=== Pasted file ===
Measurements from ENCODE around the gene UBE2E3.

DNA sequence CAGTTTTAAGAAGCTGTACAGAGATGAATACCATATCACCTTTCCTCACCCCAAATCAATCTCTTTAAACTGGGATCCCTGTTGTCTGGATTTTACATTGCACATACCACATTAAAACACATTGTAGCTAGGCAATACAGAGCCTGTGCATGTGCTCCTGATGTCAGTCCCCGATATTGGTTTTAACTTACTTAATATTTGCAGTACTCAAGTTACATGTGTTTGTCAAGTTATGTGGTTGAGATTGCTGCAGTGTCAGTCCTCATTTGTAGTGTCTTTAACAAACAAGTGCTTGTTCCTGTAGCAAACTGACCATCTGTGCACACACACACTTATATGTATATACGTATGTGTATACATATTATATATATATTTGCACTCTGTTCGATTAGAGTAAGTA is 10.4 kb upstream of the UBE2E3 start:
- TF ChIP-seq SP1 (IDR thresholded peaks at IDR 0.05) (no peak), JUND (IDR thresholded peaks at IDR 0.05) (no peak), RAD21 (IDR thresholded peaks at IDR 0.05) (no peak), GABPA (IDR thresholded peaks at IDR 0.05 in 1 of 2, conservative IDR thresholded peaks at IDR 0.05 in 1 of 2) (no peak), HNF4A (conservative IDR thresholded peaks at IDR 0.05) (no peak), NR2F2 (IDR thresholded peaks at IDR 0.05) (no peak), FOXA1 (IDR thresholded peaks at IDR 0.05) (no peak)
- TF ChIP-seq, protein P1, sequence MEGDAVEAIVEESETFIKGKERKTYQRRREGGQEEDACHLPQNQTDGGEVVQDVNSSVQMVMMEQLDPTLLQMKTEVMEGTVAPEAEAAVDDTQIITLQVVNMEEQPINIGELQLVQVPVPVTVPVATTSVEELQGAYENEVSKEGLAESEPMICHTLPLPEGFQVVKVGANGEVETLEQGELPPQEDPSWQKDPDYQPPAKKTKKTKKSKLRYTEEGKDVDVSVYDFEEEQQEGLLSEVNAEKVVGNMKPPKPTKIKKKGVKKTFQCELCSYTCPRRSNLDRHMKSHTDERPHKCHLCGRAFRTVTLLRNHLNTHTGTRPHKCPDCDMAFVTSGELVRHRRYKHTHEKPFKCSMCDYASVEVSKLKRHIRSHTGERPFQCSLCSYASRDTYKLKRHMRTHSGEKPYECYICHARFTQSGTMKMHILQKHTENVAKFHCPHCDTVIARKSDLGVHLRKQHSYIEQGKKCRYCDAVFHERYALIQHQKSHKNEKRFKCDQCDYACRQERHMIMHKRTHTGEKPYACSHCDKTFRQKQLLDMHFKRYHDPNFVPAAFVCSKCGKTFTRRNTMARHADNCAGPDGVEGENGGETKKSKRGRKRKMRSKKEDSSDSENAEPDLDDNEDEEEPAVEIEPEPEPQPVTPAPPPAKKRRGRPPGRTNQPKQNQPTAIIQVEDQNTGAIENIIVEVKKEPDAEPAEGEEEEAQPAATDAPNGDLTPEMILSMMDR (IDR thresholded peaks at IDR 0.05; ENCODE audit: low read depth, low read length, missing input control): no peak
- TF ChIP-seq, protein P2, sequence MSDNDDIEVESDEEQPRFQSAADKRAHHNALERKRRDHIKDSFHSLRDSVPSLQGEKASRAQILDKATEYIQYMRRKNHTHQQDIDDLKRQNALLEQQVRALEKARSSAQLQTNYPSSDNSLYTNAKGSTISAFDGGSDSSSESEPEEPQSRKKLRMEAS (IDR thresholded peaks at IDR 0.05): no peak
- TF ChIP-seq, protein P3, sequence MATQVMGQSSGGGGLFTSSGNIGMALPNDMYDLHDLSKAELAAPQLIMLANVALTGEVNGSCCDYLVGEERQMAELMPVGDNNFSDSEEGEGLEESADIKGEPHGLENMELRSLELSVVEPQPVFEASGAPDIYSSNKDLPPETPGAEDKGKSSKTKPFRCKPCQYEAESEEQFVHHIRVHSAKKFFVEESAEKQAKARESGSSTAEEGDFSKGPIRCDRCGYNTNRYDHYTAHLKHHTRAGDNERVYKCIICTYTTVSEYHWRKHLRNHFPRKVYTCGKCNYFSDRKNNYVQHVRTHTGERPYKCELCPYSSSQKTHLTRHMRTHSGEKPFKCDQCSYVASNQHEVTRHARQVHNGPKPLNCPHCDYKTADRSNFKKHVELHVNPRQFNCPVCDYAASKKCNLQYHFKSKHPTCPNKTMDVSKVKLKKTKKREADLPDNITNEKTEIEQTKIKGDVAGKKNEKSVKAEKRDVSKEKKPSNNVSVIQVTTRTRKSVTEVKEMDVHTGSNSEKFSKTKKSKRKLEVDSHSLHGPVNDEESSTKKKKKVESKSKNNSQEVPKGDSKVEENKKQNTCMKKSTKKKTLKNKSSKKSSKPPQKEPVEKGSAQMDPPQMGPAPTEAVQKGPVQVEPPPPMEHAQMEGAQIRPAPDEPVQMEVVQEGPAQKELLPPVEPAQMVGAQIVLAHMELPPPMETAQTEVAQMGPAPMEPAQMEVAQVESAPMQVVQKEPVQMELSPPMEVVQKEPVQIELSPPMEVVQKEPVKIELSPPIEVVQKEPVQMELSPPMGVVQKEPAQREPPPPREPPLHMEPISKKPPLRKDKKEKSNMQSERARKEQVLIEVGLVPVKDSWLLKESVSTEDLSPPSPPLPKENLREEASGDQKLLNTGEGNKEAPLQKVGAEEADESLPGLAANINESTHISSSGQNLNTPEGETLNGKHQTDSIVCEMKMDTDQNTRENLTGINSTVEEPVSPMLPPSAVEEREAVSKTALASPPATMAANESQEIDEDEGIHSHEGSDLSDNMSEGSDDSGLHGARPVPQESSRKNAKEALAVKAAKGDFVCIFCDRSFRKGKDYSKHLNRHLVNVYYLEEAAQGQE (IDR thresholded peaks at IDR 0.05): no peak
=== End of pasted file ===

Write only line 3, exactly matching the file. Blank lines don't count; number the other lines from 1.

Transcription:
- TF ChIP-seq SP1 (IDR thresholded peaks at IDR 0.05) (no peak), JUND (IDR thresholded peaks at IDR 0.05) (no peak), RAD21 (IDR thresholded peaks at IDR 0.05) (no peak), GABPA (IDR thresholded peaks at IDR 0.05 in 1 of 2, conservative IDR thresholded peaks at IDR 0.05 in 1 of 2) (no peak), HNF4A (conservative IDR thresholded peaks at IDR 0.05) (no peak), NR2F2 (IDR thresholded peaks at IDR 0.05) (no peak), FOXA1 (IDR thresholded peaks at IDR 0.05) (no peak)